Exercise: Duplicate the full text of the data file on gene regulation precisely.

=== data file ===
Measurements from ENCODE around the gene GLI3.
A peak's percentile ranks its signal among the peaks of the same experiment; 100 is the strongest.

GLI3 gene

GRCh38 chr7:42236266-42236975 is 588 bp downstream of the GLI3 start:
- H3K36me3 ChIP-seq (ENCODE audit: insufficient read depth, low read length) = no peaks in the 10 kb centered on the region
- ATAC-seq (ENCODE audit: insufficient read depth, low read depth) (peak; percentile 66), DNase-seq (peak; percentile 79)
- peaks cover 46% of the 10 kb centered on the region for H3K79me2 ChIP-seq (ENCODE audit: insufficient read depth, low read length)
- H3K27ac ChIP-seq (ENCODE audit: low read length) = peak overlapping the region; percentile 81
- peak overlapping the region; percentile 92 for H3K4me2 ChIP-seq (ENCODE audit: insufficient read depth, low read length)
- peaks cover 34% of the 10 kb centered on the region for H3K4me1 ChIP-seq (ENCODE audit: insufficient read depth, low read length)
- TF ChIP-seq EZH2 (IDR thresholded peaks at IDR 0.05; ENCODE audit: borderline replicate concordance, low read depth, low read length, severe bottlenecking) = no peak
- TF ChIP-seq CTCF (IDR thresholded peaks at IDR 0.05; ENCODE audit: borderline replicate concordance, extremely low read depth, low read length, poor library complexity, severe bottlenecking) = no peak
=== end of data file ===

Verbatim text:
Measurements from ENCODE around the gene GLI3.
A peak's percentile ranks its signal among the peaks of the same experiment; 100 is the strongest.

GLI3 gene

GRCh38 chr7:42236266-42236975 is 588 bp downstream of the GLI3 start:
- H3K36me3 ChIP-seq (ENCODE audit: insufficient read depth, low read length) = no peaks in the 10 kb centered on the region
- ATAC-seq (ENCODE audit: insufficient read depth, low read depth) (peak; percentile 66), DNase-seq (peak; percentile 79)
- peaks cover 46% of the 10 kb centered on the region for H3K79me2 ChIP-seq (ENCODE audit: insufficient read depth, low read length)
- H3K27ac ChIP-seq (ENCODE audit: low read length) = peak overlapping the region; percentile 81
- peak overlapping the region; percentile 92 for H3K4me2 ChIP-seq (ENCODE audit: insufficient read depth, low read length)
- peaks cover 34% of the 10 kb centered on the region for H3K4me1 ChIP-seq (ENCODE audit: insufficient read depth, low read length)
- TF ChIP-seq EZH2 (IDR thresholded peaks at IDR 0.05; ENCODE audit: borderline replicate concordance, low read depth, low read length, severe bottlenecking) = no peak
- TF ChIP-seq CTCF (IDR thresholded peaks at IDR 0.05; ENCODE audit: borderline replicate concordance, extremely low read depth, low read length, poor library complexity, severe bottlenecking) = no peak